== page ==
Federal investigators head to deadly jet crash site near Teterboro Airport

CARLSTADT, N.J. — Federal investigators will be at the site of a deadly jet crash near a small airport outside New York City on Tuesday, working to determine what caused the aircraft to go down before bursting into flames.

Black billows from the scene of a small-plane crash in Carlsdtadt, N.J., on May 15, 2017.
(@GodwinClassic33 via Twitter)

Police said two crew members were killed when the Learjet 35 crashed among small warehouses and industrial buildings Monday afternoon in Carlstadt a quarter-mile (400 meters) from the runway at Teterboro Airport.

There were no passengers aboard and no one on the ground was reported injured.

Surveillance video from a nearby business shows the moment of impact and then a huge fireball. A man can be seen running across a parking lot toward the crash site as thick, black smoke spews into the air.

Two of the three buildings involved in the crash sustained fire damage.

Emergency responders worked for more than an hour to extinguish the blaze, which left a smoldering wreckage of cars in a parking lot. Police said 13 vehicles also were damaged.

The plane was registered in Billings, Montana, to a company called A&C Big Sky Aviation, which has a residential address. The owners of the residence are Daniel and Julane Wells. There was no answer at their home Monday night.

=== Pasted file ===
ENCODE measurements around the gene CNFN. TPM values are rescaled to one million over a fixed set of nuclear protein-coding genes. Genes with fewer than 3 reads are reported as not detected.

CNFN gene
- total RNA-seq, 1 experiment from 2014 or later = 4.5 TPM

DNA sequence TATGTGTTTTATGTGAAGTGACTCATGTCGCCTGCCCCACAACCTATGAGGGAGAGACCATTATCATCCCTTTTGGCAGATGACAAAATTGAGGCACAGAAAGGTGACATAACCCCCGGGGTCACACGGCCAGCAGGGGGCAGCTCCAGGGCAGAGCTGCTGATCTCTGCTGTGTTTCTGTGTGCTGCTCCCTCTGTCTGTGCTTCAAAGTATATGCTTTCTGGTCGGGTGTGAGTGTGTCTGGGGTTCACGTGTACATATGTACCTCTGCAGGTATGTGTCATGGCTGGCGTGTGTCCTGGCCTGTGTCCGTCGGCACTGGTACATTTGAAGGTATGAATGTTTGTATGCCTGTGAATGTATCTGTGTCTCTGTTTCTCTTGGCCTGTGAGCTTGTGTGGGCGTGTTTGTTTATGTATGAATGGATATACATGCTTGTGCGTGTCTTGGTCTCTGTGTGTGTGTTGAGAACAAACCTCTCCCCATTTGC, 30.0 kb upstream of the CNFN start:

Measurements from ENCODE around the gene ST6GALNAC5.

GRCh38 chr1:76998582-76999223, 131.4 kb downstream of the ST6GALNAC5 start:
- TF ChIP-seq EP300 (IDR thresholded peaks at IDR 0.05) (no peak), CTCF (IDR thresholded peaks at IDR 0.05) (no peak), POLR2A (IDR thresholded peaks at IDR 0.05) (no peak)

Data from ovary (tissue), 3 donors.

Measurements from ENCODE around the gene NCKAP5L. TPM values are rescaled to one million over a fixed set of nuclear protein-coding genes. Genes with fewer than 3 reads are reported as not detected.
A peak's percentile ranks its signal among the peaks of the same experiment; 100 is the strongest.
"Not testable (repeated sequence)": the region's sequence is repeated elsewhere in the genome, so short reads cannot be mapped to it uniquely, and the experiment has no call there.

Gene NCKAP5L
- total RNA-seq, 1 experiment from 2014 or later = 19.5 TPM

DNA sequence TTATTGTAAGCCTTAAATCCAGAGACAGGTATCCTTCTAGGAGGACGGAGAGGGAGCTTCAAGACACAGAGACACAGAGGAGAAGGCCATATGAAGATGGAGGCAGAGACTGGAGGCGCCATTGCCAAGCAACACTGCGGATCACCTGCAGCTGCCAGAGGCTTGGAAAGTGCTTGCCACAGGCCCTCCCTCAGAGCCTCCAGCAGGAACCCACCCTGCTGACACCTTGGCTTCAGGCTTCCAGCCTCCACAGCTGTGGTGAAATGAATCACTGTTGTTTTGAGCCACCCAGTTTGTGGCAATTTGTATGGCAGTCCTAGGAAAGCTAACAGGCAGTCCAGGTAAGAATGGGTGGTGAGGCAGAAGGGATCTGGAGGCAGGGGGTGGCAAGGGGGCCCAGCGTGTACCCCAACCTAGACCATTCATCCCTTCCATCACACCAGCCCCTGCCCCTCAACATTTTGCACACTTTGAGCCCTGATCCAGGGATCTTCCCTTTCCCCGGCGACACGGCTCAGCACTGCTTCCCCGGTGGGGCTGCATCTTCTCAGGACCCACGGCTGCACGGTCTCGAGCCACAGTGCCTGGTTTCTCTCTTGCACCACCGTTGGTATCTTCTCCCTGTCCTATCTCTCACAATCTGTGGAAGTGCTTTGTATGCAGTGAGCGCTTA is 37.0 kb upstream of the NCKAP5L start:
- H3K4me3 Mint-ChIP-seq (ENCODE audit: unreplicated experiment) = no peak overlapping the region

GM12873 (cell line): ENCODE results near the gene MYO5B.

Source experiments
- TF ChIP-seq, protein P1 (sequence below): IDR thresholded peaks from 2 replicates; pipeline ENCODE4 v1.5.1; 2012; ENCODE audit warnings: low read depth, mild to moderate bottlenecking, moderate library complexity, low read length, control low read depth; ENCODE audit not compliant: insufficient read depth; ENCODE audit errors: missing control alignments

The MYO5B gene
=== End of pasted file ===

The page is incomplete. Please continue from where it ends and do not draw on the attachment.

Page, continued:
The airport was closed after the crash. Departing flights resumed in the evening, but no arriving flights were allowed.

Carlstadt Mayor Craig Lahullier said all town employees already had left for the day before the plane crashed next to the town's public works building.

"I tell ya, it's a miracle," he said. "Thank God the guys were out of there, that's all I can say."
Town spokesman Joe Orlando said pieces of melted engine could be seen in the charred wreckage, along with wheels and part of the fuselage. Witnesses said they heard loud popping noises, apparently from car tires exploding in the heat and flames.

Orlando had left the public works building about 15 minutes before the plane hit. When he returned, he saw the plane's engines on the ground.

"If this had happened 20 minutes earlier, people would have been at their cars," he said. "That was the first thing I thought of: 'I was just right there.' You could see the fan blades, the landing gear. Car tires were blown off."

Steve Case, an entrepreneur and co-founder of AOL who was aboard another plane at the airport waiting to take off, wrote in an Instagram post that the plane appeared to have missed a turn.

A Carlstadt police spokesman said the jet appeared to be listing before it crashed.

The National Weather Service warned of strong winds with gusts up to 45 mph (72 kph) just before the plane went down.

The cause of the crash remains under investigation. The National Transportation Safety Board will inspect the crash site Tuesday.

The jet had flown from Teterboro to Bedford, Massachusetts, early Monday morning. It then flew to Philadelphia later Monday morning before leaving for Teterboro in the afternoon.

Teterboro, which is owned by the Port Authority of New York and New Jersey, is the oldest operating airport in the New York City area. It sits in a densely populated residential and industrial area just north of MetLife

Stadium, where the NFL's New York Jets and New York Giants play.